Johor is Malaysia’s third-largest state and one of the most developed regions of the country. SAJ Holdings is a water utility company based in the state capital of Johor Bahru. It is responsible for Johor’s water supply system, including water treatment and potable water distribution. To service a population of more than 2.7 million, the company must ensure that the state’s water infrastructure is reliable and effective.
But, like with most water systems, problems arise. Problems such as overflowing water reservoirs.
The Millcreek Township Water Authority (MTWA) of Millcreek Township, Pa.—near Erie, Pa.—was created in 1974 to provide water to the rapidly growing Millcreek Township customer base. The MTWA purchased several small water systems, which have been upgraded and grown to 112 miles of pipeline ranging in size from 2 to 24 in., with ten pump stations to maintain water pressure, five water towers for storing a total of 5 million gal and one groundwater well. The water distribution system has elevation changes of about 400 ft and an average daily flow of approximately 2.5 mgd.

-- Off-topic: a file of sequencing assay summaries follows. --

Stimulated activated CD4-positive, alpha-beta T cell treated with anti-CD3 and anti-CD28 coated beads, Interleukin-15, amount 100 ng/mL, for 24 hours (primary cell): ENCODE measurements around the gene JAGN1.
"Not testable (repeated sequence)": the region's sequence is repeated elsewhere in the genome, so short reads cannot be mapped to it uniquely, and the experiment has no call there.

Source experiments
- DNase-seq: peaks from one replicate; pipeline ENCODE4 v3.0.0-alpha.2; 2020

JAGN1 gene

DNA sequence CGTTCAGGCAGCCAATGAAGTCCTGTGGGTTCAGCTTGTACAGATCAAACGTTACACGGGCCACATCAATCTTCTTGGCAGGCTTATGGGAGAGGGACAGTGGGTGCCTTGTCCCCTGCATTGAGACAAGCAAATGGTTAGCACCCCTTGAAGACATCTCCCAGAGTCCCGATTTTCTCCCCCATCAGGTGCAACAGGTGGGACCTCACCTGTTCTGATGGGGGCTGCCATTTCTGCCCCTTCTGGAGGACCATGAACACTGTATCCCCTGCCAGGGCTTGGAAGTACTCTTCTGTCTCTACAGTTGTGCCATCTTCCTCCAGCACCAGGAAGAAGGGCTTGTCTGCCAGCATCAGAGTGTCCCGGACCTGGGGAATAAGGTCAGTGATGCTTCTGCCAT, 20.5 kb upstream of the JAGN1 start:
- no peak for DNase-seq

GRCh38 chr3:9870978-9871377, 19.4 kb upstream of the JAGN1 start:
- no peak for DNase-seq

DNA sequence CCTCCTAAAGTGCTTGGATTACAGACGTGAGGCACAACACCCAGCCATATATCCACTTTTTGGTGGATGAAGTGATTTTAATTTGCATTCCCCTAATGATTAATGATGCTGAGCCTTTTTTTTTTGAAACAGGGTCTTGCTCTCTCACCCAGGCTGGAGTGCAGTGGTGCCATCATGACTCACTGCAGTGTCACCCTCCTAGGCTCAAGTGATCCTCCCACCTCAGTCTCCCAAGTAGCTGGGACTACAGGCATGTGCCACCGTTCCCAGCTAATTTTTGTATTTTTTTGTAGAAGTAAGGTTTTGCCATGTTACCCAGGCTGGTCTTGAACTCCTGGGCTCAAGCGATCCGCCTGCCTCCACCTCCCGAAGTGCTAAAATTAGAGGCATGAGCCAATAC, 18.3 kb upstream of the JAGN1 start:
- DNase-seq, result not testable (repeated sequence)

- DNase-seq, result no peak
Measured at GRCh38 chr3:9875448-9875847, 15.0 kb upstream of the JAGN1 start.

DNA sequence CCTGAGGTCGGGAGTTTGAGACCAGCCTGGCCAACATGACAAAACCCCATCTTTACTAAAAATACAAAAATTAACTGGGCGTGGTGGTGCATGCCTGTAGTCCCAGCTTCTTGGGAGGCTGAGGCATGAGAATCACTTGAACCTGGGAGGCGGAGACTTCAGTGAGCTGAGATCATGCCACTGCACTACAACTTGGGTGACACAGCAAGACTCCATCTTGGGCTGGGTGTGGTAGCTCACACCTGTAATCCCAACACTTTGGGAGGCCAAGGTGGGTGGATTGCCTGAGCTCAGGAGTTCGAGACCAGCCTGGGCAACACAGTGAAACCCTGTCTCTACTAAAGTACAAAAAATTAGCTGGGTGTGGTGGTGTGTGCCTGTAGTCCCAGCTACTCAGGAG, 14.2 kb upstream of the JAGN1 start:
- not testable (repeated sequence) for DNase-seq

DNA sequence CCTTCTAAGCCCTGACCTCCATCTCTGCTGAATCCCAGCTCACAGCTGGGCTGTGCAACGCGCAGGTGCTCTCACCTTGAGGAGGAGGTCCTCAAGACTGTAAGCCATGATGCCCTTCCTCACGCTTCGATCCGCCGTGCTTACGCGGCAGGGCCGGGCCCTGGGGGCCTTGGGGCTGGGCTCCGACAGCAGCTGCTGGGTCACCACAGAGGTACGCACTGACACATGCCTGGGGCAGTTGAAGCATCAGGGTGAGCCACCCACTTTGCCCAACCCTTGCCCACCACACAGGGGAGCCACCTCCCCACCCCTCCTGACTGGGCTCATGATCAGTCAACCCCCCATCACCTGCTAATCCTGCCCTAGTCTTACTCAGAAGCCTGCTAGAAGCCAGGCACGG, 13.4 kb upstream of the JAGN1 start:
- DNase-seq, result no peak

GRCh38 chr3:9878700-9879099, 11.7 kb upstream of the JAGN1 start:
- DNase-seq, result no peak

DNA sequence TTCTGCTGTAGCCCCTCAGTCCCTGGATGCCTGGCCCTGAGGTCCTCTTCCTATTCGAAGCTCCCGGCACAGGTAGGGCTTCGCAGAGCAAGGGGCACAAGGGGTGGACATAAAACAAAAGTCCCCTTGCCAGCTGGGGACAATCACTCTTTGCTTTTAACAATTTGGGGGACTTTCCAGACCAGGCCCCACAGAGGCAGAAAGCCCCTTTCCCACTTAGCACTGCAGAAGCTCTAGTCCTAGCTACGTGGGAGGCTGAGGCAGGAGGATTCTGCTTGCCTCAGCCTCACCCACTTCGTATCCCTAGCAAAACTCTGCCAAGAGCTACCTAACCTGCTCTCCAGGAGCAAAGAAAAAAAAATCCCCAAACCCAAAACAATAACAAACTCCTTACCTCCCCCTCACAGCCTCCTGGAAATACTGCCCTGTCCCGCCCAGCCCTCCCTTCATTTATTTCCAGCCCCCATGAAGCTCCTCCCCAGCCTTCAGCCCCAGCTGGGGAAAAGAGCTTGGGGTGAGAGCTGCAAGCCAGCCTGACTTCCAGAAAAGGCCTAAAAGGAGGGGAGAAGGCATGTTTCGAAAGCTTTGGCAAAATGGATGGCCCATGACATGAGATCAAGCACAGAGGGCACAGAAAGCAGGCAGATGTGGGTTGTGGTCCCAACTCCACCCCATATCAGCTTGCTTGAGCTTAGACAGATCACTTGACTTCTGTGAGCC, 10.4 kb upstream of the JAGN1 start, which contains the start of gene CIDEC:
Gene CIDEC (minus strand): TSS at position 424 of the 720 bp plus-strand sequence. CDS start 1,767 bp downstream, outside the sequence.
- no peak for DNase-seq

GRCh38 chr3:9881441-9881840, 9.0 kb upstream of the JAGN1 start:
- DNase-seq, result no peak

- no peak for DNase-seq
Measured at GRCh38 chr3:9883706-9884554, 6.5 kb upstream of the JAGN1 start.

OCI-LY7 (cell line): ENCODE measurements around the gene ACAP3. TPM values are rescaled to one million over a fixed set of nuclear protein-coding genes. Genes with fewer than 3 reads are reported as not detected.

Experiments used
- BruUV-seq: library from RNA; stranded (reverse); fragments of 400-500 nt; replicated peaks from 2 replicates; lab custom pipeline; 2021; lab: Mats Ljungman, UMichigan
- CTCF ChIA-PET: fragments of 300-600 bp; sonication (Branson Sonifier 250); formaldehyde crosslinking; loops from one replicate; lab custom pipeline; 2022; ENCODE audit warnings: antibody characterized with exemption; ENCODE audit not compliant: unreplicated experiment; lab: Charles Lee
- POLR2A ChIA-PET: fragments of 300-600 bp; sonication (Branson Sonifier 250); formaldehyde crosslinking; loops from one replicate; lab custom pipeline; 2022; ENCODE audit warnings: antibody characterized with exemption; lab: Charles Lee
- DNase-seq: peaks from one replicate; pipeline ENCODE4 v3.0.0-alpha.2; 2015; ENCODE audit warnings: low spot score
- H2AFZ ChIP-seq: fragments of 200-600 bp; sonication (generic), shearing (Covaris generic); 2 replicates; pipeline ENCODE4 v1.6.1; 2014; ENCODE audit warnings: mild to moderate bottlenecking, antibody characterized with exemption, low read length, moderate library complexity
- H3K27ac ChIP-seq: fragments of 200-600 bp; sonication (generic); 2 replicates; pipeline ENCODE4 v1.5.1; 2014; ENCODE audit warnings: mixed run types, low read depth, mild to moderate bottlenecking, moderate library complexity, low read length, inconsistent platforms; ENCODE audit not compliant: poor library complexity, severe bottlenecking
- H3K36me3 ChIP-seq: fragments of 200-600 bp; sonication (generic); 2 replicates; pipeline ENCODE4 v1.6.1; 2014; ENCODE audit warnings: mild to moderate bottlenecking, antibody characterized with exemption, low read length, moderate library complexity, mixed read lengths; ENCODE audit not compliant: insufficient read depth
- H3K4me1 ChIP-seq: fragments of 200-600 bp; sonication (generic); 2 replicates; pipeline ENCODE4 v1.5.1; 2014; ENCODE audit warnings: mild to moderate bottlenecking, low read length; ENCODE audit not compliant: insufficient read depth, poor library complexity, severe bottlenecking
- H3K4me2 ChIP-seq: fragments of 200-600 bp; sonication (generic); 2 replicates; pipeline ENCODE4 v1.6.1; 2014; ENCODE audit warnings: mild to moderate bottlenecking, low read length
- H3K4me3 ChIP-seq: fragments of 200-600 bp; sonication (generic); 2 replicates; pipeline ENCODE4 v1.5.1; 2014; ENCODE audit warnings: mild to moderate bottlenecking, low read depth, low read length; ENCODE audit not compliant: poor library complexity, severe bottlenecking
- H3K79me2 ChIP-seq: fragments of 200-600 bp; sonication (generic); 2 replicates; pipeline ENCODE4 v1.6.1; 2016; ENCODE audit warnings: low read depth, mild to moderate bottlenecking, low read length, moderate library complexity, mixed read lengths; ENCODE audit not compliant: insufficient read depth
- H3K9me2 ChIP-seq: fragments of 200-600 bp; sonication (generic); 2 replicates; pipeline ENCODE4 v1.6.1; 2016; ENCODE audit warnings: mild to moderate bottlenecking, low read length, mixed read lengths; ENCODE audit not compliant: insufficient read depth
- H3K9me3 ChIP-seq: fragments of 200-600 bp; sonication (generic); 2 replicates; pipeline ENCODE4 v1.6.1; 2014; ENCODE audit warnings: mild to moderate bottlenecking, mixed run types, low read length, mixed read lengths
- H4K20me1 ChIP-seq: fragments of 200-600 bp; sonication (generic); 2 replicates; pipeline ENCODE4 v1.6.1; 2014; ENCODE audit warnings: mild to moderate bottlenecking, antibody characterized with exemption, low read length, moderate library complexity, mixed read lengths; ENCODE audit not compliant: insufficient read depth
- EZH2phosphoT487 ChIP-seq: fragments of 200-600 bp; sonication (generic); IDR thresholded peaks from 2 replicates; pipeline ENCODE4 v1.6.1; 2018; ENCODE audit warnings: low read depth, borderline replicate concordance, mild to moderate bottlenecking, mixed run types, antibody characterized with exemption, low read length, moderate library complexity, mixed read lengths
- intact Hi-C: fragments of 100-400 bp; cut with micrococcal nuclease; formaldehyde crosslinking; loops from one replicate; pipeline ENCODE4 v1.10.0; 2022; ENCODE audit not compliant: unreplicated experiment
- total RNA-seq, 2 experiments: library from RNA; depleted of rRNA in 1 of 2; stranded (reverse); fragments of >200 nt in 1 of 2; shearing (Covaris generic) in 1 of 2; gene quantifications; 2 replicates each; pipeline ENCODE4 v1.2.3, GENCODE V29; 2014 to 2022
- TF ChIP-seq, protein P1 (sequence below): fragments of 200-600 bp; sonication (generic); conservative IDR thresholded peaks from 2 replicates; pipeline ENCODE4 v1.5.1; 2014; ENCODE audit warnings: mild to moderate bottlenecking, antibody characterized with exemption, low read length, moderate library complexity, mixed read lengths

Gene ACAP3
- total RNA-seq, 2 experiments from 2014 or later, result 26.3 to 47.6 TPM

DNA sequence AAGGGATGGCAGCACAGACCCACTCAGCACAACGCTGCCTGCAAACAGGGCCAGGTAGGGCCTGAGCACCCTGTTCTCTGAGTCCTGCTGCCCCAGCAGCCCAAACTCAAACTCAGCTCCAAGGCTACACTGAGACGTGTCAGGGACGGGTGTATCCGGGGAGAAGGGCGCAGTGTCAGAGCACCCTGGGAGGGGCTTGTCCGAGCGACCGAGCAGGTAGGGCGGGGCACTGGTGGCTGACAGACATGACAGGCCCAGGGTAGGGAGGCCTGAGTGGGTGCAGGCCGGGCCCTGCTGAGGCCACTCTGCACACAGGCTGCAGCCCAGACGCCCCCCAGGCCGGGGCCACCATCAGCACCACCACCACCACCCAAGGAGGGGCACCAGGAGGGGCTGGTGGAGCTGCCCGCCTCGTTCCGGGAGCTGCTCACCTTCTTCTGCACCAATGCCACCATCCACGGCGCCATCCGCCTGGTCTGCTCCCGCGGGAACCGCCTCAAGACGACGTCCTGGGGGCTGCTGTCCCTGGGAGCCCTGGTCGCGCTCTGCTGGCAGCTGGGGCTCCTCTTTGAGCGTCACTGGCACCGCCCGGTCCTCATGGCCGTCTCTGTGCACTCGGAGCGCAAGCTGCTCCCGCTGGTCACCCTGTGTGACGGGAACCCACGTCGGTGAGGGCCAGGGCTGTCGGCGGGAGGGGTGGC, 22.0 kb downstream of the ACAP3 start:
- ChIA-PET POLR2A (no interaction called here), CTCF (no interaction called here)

Malang lies 900 km east of Jakarta on Java in Indonesia. In 2011, the city was supplying water to roughly 120,000 service connections—roughly 600,000 people, which accounted for about 70% of the city’s population. Approximately 30% of the supply to the customers is gravity-fed directly from springs to the users, while the other 70% of the supply is pumped to eight storage reservoirs with a total maximum storage capacity of 18,000 cu m.
Singer Valve has announced the appointment of Ryan Spooner as manager of instrumentation and automation.